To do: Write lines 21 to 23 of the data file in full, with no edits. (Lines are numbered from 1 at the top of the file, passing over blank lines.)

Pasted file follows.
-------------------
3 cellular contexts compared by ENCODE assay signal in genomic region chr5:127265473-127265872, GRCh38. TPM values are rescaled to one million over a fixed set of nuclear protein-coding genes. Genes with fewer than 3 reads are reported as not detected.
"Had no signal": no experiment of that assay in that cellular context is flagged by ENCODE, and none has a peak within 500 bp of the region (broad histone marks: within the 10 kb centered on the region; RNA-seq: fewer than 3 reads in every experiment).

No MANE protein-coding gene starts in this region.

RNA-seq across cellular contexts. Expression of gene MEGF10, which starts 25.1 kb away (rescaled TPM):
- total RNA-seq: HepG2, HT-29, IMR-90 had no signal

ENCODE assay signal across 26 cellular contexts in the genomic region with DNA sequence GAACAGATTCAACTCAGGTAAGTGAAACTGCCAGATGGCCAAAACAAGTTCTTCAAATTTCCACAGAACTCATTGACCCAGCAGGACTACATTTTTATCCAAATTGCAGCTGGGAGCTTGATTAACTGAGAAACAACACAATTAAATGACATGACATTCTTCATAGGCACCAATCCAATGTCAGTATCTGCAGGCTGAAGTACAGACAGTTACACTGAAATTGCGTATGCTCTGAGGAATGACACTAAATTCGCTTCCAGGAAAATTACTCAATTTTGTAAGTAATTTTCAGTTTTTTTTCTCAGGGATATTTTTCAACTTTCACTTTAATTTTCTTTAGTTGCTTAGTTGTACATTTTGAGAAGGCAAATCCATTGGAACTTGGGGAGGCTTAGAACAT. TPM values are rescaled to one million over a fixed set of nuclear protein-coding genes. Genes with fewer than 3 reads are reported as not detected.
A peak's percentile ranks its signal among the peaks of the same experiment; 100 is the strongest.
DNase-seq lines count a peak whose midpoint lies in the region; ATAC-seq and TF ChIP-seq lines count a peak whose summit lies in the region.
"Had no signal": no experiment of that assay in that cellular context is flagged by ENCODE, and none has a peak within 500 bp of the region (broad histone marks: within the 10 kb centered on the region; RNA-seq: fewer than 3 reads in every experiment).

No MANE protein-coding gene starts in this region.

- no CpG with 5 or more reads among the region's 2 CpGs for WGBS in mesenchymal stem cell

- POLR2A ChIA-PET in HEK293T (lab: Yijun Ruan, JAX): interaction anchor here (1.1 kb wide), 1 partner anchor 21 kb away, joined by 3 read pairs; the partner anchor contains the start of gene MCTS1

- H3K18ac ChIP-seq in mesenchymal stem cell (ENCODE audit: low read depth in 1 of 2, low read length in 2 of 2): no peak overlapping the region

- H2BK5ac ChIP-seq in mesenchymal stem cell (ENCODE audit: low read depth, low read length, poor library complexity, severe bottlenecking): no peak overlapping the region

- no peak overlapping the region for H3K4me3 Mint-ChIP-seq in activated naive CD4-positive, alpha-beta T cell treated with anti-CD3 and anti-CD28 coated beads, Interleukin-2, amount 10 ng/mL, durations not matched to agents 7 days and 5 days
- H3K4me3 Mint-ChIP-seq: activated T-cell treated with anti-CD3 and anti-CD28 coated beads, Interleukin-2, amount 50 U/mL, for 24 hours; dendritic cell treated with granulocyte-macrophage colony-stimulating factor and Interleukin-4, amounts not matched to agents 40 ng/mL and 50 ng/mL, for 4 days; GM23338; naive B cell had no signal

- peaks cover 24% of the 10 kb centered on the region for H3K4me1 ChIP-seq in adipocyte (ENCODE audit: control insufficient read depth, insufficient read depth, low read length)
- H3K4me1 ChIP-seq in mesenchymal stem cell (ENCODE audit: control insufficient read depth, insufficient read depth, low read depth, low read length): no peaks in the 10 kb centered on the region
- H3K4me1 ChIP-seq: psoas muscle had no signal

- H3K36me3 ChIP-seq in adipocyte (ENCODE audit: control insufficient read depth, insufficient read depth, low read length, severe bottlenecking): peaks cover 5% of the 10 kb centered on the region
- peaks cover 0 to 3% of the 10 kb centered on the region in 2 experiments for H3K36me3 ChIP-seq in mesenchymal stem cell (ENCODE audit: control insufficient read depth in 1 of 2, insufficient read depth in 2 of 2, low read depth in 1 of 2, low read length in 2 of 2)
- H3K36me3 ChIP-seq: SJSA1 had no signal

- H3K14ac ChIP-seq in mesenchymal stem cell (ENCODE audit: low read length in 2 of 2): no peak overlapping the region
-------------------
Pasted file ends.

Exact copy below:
- peaks cover 0 to 3% of the 10 kb centered on the region in 2 experiments for H3K36me3 ChIP-seq in mesenchymal stem cell (ENCODE audit: control insufficient read depth in 1 of 2, insufficient read depth in 2 of 2, low read depth in 1 of 2, low read length in 2 of 2)
- H3K36me3 ChIP-seq: SJSA1 had no signal

- H3K14ac ChIP-seq in mesenchymal stem cell (ENCODE audit: low read length in 2 of 2): no peak overlapping the region